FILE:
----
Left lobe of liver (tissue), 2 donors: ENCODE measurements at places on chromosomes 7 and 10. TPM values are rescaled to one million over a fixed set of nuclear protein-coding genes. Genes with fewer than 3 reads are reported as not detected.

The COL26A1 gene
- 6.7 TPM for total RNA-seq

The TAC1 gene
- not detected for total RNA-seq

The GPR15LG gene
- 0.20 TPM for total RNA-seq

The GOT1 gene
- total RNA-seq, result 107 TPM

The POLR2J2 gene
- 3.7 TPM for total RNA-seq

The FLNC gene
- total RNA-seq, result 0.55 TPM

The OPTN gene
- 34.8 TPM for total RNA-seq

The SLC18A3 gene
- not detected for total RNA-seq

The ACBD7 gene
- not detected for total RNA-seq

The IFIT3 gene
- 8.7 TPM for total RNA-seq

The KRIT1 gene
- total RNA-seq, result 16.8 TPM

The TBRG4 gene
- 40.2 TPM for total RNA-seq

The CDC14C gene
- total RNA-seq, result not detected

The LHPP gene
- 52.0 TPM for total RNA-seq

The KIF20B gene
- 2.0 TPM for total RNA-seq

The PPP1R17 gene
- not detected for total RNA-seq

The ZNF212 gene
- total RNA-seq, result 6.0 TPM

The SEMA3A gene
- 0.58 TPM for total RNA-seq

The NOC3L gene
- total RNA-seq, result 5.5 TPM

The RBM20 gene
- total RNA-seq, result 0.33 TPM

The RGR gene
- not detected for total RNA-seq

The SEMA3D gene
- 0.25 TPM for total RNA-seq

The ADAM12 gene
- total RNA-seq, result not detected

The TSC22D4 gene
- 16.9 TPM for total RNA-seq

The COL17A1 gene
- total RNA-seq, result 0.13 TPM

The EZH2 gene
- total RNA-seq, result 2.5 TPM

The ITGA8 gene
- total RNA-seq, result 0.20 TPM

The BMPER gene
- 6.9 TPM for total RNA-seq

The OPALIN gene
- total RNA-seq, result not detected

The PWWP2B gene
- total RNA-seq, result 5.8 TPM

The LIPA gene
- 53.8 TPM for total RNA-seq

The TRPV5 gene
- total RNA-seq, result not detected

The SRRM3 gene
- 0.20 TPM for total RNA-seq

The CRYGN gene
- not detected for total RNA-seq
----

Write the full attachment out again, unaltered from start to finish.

Left lobe of liver (tissue), 2 donors: ENCODE measurements at places on chromosomes 7 and 10. TPM values are rescaled to one million over a fixed set of nuclear protein-coding genes. Genes with fewer than 3 reads are reported as not detected.

The COL26A1 gene
- 6.7 TPM for total RNA-seq

The TAC1 gene
- not detected for total RNA-seq

The GPR15LG gene
- 0.20 TPM for total RNA-seq

The GOT1 gene
- total RNA-seq, result 107 TPM

The POLR2J2 gene
- 3.7 TPM for total RNA-seq

The FLNC gene
- total RNA-seq, result 0.55 TPM

The OPTN gene
- 34.8 TPM for total RNA-seq

The SLC18A3 gene
- not detected for total RNA-seq

The ACBD7 gene
- not detected for total RNA-seq

The IFIT3 gene
- 8.7 TPM for total RNA-seq

The KRIT1 gene
- total RNA-seq, result 16.8 TPM

The TBRG4 gene
- 40.2 TPM for total RNA-seq

The CDC14C gene
- total RNA-seq, result not detected

The LHPP gene
- 52.0 TPM for total RNA-seq

The KIF20B gene
- 2.0 TPM for total RNA-seq

The PPP1R17 gene
- not detected for total RNA-seq

The ZNF212 gene
- total RNA-seq, result 6.0 TPM

The SEMA3A gene
- 0.58 TPM for total RNA-seq

The NOC3L gene
- total RNA-seq, result 5.5 TPM

The RBM20 gene
- total RNA-seq, result 0.33 TPM

The RGR gene
- not detected for total RNA-seq

The SEMA3D gene
- 0.25 TPM for total RNA-seq

The ADAM12 gene
- total RNA-seq, result not detected

The TSC22D4 gene
- 16.9 TPM for total RNA-seq

The COL17A1 gene
- total RNA-seq, result 0.13 TPM

The EZH2 gene
- total RNA-seq, result 2.5 TPM

The ITGA8 gene
- total RNA-seq, result 0.20 TPM

The BMPER gene
- 6.9 TPM for total RNA-seq

The OPALIN gene
- total RNA-seq, result not detected

The PWWP2B gene
- total RNA-seq, result 5.8 TPM

The LIPA gene
- 53.8 TPM for total RNA-seq

The TRPV5 gene
- total RNA-seq, result not detected

The SRRM3 gene
- 0.20 TPM for total RNA-seq

The CRYGN gene
- not detected for total RNA-seq